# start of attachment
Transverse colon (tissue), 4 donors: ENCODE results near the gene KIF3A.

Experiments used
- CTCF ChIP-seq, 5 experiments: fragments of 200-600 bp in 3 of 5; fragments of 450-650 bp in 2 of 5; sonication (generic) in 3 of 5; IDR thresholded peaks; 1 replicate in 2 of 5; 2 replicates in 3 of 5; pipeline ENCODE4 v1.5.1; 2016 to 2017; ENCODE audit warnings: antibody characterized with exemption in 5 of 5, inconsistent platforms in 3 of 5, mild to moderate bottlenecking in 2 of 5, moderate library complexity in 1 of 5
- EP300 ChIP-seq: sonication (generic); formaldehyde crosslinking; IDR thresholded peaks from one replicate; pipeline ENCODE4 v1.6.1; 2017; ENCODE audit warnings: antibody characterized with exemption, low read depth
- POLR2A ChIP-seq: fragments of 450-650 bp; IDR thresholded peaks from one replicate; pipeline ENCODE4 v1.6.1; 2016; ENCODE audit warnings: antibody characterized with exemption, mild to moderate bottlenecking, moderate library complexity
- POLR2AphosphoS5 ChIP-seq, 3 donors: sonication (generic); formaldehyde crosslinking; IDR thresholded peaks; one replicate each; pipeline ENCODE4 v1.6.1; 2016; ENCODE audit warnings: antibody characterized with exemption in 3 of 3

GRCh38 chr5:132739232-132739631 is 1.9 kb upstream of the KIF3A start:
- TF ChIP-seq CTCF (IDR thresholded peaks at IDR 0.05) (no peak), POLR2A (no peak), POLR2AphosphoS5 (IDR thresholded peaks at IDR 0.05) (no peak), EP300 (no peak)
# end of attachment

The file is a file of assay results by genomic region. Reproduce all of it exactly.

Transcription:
Transverse colon (tissue), 4 donors: ENCODE results near the gene KIF3A.

Experiments used
- CTCF ChIP-seq, 5 experiments: fragments of 200-600 bp in 3 of 5; fragments of 450-650 bp in 2 of 5; sonication (generic) in 3 of 5; IDR thresholded peaks; 1 replicate in 2 of 5; 2 replicates in 3 of 5; pipeline ENCODE4 v1.5.1; 2016 to 2017; ENCODE audit warnings: antibody characterized with exemption in 5 of 5, inconsistent platforms in 3 of 5, mild to moderate bottlenecking in 2 of 5, moderate library complexity in 1 of 5
- EP300 ChIP-seq: sonication (generic); formaldehyde crosslinking; IDR thresholded peaks from one replicate; pipeline ENCODE4 v1.6.1; 2017; ENCODE audit warnings: antibody characterized with exemption, low read depth
- POLR2A ChIP-seq: fragments of 450-650 bp; IDR thresholded peaks from one replicate; pipeline ENCODE4 v1.6.1; 2016; ENCODE audit warnings: antibody characterized with exemption, mild to moderate bottlenecking, moderate library complexity
- POLR2AphosphoS5 ChIP-seq, 3 donors: sonication (generic); formaldehyde crosslinking; IDR thresholded peaks; one replicate each; pipeline ENCODE4 v1.6.1; 2016; ENCODE audit warnings: antibody characterized with exemption in 3 of 3

GRCh38 chr5:132739232-132739631 is 1.9 kb upstream of the KIF3A start:
- TF ChIP-seq CTCF (IDR thresholded peaks at IDR 0.05) (no peak), POLR2A (no peak), POLR2AphosphoS5 (IDR thresholded peaks at IDR 0.05) (no peak), EP300 (no peak)